Archives for Emotion Skills
You survived the holiday. Maybe it was a good holiday, one you enjoyed. Then suddenly Monday comes, the Monday that all goes back to the same routine. Not only are you hit with all the issues that have been put on hold for two weeks, you also hear about the fantasy holidays that some people enjoyed. Suddenly your holiday pales in comparison.
Countless minefields lie ahead in the next few days. The holidays can lead you to pressure yourself to be joyful, spend time with family, buy the perfect presents, and have a memorable celebration. There's food to cook (the meal must be special, right?) and concern about who might drop off freshly baked goodies when you can't reciprocate. For the emotionally sensitive person, these challenges are aggravated by perfectionism, worry about people getting along, fear of hurting...
If we are paying attention to our lives, we'll recognize those defining moments. The challenge for so many of us is that we are so deep into daily distractions and 'being busy, busy' that we miss out on those moments and opportunities that - if jumped on - would get our careers and personal lives to a whole new level of wow. Robin S. Sharma I’ve been thinking about priorities and demands. That’s an interpersonal skill in DBT. Priorities are what you want, what’s important to you. Demands come from other people, what they want you to do. The idea is to have a balance that helps you live your life effectively. So how does this actually apply to your life?
The sun's up, the alarm clock sounds off and you peel your eyes open. What are your thoughts? I'm wondering if you squeeze your eyes shut and wish the day were over. Maybe you wake up tense with a boulder in your throat and an upset stomach. Maybe you have a low-grade sadness that the day just doesn't matter. I've had that experience. For too long I struggled with anxiety about facing the day. Unfortunately I allowed a narcissist into my life. No matter how much you give to people who feel entitled, it's never enough. When you don't give them what they want, they will make it their mission to make you miserable.
What does it really mean to have happiness from within? Doesn't happiness come from laughing with friends, having a family you love and enjoying your work? Certainly there are many ways that you can find happiness outside yourself. But lasting, enduring happiness comes from within and isn't so affected by whether you lose your job or a friend moves half way around the world. You can develop happiness from within in many ways. Here are a few ideas that make sense to me.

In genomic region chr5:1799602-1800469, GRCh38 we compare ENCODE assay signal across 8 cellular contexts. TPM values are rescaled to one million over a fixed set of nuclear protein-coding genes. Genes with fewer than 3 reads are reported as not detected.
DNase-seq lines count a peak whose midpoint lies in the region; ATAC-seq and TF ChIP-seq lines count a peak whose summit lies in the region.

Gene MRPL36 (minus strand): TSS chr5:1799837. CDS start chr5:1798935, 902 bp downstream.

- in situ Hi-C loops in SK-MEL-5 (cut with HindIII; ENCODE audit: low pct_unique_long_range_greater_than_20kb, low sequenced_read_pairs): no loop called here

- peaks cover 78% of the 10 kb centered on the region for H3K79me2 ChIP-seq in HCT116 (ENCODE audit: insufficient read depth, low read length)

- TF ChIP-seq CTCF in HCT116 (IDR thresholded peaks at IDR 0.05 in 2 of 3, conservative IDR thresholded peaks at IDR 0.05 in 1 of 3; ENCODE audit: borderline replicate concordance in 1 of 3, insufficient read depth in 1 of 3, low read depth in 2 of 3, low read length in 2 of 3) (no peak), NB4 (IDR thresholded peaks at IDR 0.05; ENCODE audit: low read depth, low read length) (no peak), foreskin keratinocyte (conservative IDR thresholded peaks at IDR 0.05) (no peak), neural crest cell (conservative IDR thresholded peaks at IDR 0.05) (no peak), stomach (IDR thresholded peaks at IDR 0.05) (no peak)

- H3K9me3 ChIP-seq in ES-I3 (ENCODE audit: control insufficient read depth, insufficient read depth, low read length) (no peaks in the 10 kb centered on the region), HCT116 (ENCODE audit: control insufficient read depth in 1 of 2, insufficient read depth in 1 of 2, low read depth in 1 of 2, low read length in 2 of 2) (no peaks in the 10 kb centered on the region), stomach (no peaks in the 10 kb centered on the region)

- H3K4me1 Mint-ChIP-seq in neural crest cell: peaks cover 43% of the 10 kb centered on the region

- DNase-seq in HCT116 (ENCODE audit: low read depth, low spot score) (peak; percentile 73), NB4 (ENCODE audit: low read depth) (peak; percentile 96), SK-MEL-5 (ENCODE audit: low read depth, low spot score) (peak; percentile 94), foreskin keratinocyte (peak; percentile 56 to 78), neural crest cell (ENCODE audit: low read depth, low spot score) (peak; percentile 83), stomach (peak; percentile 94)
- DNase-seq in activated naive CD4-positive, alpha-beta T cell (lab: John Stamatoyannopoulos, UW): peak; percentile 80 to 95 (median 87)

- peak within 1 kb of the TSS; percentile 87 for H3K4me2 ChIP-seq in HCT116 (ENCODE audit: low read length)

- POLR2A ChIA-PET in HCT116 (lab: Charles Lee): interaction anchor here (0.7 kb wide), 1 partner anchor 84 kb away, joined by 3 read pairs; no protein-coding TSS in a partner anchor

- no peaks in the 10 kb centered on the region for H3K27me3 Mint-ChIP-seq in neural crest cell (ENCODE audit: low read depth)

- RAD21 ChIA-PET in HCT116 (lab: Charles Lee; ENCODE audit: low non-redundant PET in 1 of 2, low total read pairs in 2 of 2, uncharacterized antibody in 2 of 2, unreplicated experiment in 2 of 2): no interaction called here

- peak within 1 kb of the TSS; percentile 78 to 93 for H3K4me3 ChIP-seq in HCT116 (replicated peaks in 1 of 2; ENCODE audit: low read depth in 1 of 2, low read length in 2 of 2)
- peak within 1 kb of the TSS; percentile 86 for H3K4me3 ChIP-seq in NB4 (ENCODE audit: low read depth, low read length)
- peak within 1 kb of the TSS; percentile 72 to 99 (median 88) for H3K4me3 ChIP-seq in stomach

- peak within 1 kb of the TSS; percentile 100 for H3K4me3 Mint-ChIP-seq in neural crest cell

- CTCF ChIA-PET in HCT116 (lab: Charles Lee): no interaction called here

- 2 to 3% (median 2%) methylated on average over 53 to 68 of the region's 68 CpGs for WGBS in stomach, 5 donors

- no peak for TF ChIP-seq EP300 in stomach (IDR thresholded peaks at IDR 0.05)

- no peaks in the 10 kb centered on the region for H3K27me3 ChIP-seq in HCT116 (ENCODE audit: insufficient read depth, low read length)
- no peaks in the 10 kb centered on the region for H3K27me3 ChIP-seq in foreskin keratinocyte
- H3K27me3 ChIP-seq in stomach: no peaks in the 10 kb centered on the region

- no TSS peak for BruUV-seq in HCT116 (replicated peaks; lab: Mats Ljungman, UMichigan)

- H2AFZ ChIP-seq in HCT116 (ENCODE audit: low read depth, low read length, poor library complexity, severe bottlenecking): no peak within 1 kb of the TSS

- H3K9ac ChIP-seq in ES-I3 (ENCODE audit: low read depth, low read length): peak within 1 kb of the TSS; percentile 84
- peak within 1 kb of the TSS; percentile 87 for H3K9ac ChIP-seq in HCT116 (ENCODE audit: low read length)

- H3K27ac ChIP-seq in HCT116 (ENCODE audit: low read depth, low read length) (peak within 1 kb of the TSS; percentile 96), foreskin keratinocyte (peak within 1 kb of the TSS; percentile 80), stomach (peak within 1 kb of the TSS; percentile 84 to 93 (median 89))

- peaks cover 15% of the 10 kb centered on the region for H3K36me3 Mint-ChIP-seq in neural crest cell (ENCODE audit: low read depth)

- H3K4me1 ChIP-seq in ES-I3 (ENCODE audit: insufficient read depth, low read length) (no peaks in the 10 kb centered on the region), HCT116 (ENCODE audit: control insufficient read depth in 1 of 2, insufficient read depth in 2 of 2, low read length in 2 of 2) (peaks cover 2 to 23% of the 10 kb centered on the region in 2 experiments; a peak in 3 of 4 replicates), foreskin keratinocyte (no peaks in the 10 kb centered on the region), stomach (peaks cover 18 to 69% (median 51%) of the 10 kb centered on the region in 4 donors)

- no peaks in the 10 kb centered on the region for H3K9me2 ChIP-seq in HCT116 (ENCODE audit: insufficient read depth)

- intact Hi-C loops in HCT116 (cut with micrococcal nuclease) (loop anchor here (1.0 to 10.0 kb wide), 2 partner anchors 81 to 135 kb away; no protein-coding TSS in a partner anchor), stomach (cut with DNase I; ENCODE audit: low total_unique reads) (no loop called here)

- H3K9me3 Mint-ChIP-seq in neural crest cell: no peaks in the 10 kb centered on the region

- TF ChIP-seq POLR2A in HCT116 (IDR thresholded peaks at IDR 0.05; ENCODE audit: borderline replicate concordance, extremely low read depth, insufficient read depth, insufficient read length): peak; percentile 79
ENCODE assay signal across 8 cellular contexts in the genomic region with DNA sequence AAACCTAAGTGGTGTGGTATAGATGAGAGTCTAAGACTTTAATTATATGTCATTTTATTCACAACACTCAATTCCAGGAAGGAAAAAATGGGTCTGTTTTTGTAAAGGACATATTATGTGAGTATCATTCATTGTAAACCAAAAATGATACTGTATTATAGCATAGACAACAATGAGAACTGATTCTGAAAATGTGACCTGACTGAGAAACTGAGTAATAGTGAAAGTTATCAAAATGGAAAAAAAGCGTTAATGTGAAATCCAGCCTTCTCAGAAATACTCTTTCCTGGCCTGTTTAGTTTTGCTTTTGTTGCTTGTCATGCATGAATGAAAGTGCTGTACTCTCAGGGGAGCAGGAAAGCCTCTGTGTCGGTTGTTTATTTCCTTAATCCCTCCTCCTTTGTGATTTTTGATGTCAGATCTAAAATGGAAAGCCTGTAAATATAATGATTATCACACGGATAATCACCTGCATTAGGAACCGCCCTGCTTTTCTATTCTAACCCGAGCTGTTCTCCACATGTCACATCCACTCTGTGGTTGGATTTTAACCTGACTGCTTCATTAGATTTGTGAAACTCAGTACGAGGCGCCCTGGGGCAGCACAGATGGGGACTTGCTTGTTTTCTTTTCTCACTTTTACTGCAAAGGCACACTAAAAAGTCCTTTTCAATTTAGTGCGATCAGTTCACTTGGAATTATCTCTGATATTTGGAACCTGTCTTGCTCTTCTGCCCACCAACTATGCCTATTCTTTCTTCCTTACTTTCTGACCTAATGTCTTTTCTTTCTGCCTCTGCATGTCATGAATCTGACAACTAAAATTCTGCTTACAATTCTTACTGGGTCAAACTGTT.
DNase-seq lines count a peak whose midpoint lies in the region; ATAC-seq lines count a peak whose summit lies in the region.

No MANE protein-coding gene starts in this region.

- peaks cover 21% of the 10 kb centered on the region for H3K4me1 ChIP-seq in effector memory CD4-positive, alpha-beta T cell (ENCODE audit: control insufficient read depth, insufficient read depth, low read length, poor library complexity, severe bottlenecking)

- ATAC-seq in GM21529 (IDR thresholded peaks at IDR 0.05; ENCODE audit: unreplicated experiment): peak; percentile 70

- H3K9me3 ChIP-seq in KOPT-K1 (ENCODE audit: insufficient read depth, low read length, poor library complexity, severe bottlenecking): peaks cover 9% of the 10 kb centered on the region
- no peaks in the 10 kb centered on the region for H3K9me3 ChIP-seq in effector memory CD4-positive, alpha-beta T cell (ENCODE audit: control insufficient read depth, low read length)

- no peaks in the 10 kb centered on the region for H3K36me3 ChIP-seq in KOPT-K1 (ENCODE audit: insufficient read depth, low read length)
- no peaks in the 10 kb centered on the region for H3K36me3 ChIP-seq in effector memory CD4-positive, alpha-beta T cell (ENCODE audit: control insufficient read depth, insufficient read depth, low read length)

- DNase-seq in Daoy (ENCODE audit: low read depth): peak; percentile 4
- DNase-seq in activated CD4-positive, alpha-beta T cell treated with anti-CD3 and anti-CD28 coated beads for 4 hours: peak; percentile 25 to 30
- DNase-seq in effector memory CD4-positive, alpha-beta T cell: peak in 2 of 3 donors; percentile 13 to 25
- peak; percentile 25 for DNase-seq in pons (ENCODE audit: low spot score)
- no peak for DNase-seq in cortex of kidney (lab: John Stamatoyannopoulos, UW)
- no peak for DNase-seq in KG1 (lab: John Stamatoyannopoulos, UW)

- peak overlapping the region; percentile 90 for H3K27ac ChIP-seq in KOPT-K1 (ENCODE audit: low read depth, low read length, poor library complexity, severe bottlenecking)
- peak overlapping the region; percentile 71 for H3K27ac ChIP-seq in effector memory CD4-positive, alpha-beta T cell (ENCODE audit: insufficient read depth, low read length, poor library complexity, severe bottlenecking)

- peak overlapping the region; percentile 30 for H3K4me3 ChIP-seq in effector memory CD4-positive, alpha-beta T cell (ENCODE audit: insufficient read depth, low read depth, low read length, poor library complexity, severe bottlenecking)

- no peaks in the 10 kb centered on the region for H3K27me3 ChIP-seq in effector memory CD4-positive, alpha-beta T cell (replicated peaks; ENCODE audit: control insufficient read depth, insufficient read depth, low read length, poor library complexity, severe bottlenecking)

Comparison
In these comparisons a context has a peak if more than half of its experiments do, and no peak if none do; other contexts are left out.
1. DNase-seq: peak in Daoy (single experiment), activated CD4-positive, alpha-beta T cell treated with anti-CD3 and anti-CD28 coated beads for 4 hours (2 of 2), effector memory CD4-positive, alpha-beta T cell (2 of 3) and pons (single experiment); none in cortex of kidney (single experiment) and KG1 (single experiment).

Making decisions in emotion mind often has very difficult consequences. Being in emotion mind means more than experiencing strong emotions, it means your emotions are controlling your thinking and actions. Demanding in anger a divorce (that you don't really want), quitting a job you need when upset and you don't have another one, and walking out on your best friend who you still care about are all examples of acting on your emotions in ways that hurt you.
While emotionally sensitive people are more vulnerable to depression, anxiety and borderline personality disorder, too often being emotionally sensitive is pathologized. Being emotionally sensitive is not a disease or a disorder. Accepting your own emotional sensitivity can help...
When conflict with others is managed well, people talk calmly with each other and work to solve problems. Unfortunately, relationships are full of situations in which even the most skilled at remaining calm cannot do so. There are times that you find yourself saying unkind words to those you love and losing your cool when you promised yourself you wouldn't. There are many ways of coping with conflict and with behaviors from those we love that just annoy us no end. One way to do this is to prevent the conflict from happening in the first place. If you really don't like conflict, then preventing it may be a great choice for you. If you have a pattern with someone of repeating the same conflict over and over, then prevention may be a wonderful choice. One way to prevent conflict is by using satiation.
Eating when you aren't physically hungry can be so frustrating as well as damaging to your health. Afterward, you're miserably full and bloated and upset that you overate or binged yet again despite your determination to not do so. Overcoming emotional eating is very difficult and can be a constant challenge. Food is everywhere and tempts with immediate pleasure and relief. You can't practice abstinence from food.
There are many ways of connecting with people. An emotionally safe, equal, and emotionally intimate relationship is likely the scariest and most challenging relationship to build, yet is also the most likely to decrease your sense of loneliness and help with your well-being. Let's call it a Soul-Fulfilling relationship. This type of connection may be a romantic but doesn't have to be. In a Soul-Fullfilling connection, you share your deepest emotions with someone in an honest, accurate way and your experiences are accepted without judgment. You can count on honest, loving feedback and give and take. You support and love in equal ways over time. Soul-Fulfilling relationships take time and nurturing to build.